Should a casino company have to pay the state’s live entertainment tax if a piano player, guitarist or small band is playing ambient background music for diners?
State statutes have exempted companies from being taxed for offering “instrumental or vocal music … in a restaurant, lounge or similar area if such music does not routinely rise to the volume that interferes with casual conversation and if such music would not generally cause patrons to watch as well as listen.”
But auditors from the tax and license division of the state Gaming Control Board felt the music at Harrah’s Range Steakhouse was offering more entertainment than ambience and moved to collect the tax.
Executives of Harrah’s, owned by Caesars Entertainment, disagreed and filed a petition for redetermination — a rare procedure — and the matter was heard Friday by the Nevada Gaming Commission.
At stake: the payment of taxes totaling nearly a half-million dollars.
After more than seven hours of testimony and an hour of deliberations by four commissioners, a compromise of sorts was reached. In a 3-1 vote, with one commissioner abstaining and excused because of a business conflict, the board decided that customers in a portion of the restaurant were hearing background music while they dined and not subject to the 10 percent tax, but those seated at an adjacent bar and lounge could see and hear the performers and were considered subject to the tax. The tax took effect in January 2004 and was modified by lawmakers in 2005.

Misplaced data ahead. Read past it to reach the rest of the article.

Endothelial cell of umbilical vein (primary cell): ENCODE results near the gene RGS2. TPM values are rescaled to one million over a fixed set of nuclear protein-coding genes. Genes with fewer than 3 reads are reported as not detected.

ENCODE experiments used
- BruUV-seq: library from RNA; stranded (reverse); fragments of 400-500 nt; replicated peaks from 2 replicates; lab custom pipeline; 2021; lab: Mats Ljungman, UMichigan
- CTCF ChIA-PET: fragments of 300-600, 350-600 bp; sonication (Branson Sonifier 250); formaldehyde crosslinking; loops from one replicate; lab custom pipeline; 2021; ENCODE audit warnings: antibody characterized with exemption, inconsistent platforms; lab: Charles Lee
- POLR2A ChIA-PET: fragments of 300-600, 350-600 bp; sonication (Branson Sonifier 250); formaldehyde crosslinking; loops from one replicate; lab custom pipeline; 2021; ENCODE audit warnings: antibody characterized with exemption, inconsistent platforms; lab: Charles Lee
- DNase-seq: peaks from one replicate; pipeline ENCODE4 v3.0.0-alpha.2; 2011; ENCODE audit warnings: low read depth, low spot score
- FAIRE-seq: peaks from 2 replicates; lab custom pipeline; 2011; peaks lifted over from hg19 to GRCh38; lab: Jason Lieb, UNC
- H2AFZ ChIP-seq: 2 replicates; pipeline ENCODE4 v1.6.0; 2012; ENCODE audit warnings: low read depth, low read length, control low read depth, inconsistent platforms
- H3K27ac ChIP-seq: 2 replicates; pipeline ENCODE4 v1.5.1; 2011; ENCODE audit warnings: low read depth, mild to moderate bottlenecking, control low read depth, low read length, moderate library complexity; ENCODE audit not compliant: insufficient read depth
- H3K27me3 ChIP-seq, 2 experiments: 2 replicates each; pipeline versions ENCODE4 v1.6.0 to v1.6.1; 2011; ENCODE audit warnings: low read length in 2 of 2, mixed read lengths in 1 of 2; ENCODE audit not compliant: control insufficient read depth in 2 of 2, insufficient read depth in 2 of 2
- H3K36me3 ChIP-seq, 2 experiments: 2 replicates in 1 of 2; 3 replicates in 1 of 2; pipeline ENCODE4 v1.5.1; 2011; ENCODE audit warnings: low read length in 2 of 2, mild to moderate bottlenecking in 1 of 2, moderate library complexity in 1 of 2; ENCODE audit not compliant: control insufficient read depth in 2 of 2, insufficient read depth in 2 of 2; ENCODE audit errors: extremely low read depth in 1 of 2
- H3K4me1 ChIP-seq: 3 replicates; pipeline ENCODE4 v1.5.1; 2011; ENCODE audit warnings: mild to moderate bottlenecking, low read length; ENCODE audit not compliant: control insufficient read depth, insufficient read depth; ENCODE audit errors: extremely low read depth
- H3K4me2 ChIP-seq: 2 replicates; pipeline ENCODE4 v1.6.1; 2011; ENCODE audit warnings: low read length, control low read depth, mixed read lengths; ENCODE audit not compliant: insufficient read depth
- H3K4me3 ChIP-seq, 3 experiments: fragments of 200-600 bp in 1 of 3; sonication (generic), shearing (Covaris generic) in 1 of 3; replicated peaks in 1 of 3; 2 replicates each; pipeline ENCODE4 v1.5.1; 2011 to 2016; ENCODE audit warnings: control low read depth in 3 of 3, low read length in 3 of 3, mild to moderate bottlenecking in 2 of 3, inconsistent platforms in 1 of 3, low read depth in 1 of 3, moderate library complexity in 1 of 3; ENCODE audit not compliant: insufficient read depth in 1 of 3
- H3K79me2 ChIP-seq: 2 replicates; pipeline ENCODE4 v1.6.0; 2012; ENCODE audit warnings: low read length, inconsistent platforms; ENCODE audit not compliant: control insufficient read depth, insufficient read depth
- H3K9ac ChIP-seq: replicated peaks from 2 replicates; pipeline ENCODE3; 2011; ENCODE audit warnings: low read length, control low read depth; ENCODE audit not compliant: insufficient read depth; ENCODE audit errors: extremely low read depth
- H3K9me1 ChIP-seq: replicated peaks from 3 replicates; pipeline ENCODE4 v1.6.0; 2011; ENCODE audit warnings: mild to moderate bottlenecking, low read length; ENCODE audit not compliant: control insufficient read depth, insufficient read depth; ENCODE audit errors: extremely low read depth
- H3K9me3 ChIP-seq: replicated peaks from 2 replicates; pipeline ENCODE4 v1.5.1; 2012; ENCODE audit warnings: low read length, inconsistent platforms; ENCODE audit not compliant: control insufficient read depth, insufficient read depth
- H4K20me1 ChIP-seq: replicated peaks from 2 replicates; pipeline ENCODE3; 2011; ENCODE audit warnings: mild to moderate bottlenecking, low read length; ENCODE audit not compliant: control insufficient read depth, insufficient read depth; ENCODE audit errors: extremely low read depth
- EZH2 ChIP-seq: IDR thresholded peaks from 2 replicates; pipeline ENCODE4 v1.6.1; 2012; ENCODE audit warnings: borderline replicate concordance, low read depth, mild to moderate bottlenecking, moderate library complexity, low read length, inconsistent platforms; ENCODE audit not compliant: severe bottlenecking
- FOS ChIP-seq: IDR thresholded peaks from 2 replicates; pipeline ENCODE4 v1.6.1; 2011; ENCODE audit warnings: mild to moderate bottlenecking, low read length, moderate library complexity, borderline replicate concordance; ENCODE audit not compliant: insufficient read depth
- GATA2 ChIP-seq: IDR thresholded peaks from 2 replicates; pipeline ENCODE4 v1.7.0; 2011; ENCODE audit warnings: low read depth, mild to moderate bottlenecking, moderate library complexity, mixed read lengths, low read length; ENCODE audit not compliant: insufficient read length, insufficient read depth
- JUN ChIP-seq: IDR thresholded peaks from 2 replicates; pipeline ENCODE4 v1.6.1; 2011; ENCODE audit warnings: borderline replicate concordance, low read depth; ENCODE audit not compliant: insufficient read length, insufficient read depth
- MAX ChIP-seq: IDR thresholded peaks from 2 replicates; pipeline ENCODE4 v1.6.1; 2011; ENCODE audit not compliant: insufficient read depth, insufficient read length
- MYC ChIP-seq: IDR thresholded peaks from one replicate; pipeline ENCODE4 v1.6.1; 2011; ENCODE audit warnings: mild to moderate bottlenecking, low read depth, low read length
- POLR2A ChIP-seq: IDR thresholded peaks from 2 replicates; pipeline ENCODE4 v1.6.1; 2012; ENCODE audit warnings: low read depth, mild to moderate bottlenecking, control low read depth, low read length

Representatives of Harrah’s said they were happy with the outcome, but declined to elaborate further on their reaction.
The commissioners pored over 18 exhibits, grinded through direct testimony and cross-examination from a dozen witnesses by Assistant Attorney General John Michella, who represented the Control Board, and Greenburg Traurig lawyers Mark Ferrario and Michael Bonner, representing Harrah’s, and watched a video showing performers at the restaurant. Witnesses gave sworn testimony and the hearing was conducted like a court trial with Commission Chairman Peter Bernhard serving as judge while the other commissioners served as jurors.
The Control Board’s auditors will now have to recalculate Harrah’s tax burden based on the commission’s ruling. Other repercussions that have yet to be analyzed are whether other casinos with similar restaurant-with-music settings will seek similar redeterminations of their live entertainment taxes.
Michella argued that the musicians were not incidental to the scene and that they played from an elevated, lighted stage. The music was promoted by the company and reviewed by critics, he said, and the performers encouraged customers to dance and took requests.
Most of his witnesses were Control Board auditors who made field observations of the musicians and videotaped some performances.
Ferrario and Bonner pointed out that the performers were not the focal point of the room and that seats throughout the bar, lounge and restaurant weren’t facing the stage, but were set up for people to converse with each other.
Their witnesses were Harrah’s managers and employees who described how customers responded to the music.
Commissioner Randolph Townsend, a former state senator, admitted the live entertainment tax legislation was short on definitions and detail that led to varying interpretations. But he felt Harrah’s had not sufficiently made the case that its petition was valid. However, his motion denying the redetermination failed, 3-1.
Then, after consulting with the commission’s legal counsel, Commissioner Tony Alamo produced the compromise motion that exempted eight tables known as the “Diamond Section” of the restaurant from the tax, but imposed the tax on the rest of place. That motion was supported by Bernhard and Commissioner John Moran Jr.
Harrah’s had not paid two quarters of the tax and have outstanding bills of $276,305 and $219,868 that now will have to be recalculated based on the commission’s interpretation.